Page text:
Focusing on the minutiae of military life in conflict, Tom Petch’s The Patrol eschews the crash, bang and wallop of the genre, but in doing so lacks any impact at all.
Deserted by Dave O’Flanagan
CAUTION: Here be spoilers
Written and directed by feature film debutant Tom Petch, The Patrol is an indictment on the deployment of British troops in support of NATO’s mission to reconstruct Southern Afghanistan in 2006. An accomplished short filmmaker and a veteran of the British Army, Petch imbues the film with a palpable sense of authenticity, impressively recreating the sights and sounds of conflict. Ultimately though, it’s a frustrating experience from a clearly talented director – opening with promise and vigour but soon after unravelling into formulaic mediocrity. A weak script and a slavish focus on militaristic detail lends an overly procedural, almost pedestrian tone to the film.
The Patrol centres on an overstretched British Army patrol as they struggle to maintain composure in the face of dwindling supplies and insurgent gunfire. With one soldier critically wounded, Captain William Richardson (Ben Righton) struggles to maintain control of the situation, as well as his men, as each of them question their involvement in the conflict.
The film opens with the stark and desolate Moroccan desert (doubling as Afghanistan), a beautiful wide shot establishing the six-man patrol of the title as their vehicle bobs and weaves between the sandy contours of the landscape. Shortly after, they are embroiled in a firefight with Taliban insurgents, the stillness of dusk punctuated by the loud popping of gunfire and tracers. The first 20 minutes of the film are strong, it’s ambitious and grand in scope. Frustratingly, the film plateaus at this point and spends the following 60 minutes tumbling downhill. Visual flair and attention to detail are insignificant next to a poorly conceived script, and the films fatal flaw is Petch’s floundering script.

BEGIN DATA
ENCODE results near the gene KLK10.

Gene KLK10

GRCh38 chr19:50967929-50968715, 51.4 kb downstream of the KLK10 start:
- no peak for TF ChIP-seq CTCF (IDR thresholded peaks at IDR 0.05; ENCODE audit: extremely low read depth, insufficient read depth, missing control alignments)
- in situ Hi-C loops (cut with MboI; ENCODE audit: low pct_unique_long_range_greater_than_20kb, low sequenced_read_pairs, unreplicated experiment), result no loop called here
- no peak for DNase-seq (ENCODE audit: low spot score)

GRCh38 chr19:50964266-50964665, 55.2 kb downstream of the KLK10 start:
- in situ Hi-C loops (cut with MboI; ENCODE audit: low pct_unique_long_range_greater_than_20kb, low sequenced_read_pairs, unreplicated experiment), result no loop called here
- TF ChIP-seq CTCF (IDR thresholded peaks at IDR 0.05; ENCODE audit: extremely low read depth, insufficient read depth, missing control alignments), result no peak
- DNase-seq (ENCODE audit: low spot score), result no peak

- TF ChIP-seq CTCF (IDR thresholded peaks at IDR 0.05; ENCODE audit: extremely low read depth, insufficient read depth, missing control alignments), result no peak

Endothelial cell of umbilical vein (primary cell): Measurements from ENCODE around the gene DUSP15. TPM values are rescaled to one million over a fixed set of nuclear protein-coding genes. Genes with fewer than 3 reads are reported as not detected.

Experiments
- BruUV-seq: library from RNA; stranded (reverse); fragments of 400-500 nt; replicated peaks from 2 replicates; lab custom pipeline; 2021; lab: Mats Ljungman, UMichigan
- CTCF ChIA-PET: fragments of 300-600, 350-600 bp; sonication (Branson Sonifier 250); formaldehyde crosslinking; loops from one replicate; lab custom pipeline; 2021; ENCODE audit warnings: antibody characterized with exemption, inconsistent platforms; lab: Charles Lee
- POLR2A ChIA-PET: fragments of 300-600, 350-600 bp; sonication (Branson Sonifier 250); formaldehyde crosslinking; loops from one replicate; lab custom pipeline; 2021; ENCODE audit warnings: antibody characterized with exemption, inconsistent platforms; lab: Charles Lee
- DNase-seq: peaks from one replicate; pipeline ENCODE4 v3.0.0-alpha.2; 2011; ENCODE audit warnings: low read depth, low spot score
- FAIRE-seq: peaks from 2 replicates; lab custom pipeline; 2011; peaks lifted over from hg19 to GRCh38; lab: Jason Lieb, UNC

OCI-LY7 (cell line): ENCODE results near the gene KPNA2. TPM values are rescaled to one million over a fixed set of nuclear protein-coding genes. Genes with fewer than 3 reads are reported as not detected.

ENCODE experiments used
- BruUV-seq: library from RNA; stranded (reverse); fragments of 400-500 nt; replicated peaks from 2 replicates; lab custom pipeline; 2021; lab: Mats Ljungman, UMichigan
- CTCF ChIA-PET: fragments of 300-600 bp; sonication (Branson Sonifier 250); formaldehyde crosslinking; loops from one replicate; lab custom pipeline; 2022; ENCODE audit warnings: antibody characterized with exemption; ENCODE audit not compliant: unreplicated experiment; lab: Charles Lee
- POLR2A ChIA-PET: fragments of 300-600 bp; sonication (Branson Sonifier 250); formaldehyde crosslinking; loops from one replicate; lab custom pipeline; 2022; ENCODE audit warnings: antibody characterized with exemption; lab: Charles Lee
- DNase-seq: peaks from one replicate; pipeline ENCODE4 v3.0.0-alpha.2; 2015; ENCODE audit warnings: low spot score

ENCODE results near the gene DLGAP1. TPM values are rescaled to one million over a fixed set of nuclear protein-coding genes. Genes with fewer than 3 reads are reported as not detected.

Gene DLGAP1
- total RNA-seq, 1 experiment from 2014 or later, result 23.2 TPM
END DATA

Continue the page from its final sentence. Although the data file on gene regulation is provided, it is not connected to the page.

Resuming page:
In shifting the focus from the heat of battle to the confines of camp, the dialogue between the soldiers saddles more significance, and time after time it’s flat and unbelievable. The cast do their utmost with the dialogue, some faring better than others. Nav Sidhu and Owain Arthur are excellent in their respective roles as Smudge and Taff, the chemistry between them is effortless and the relationship is allowed to breathe. The same can’t be said for almost every other heated or emotional exchange – they lack resonance because they seem baseless and harried, like the moment hasn’t been earned. Ben Righton’s stoic and introspective Captain Richardson fares worst of all with several hamfisted exchanges and an unconvincing voiceover.
The transition between short and feature films can be a hazardous chasm for filmmakers to traverse. Not only does a director generally have to contend with a disparate narrative structure, it’s more of a challenge to develop and maintain character arcs and dramatic tension over the course of a feature length running time. Petch’s film bears many of the hallmarks of such a difficult transition, resulting in an inescapable sense that this story would have been much better served in the form that the director is already accustomed to.
The Patrol is released on 7th February 2014 in the UK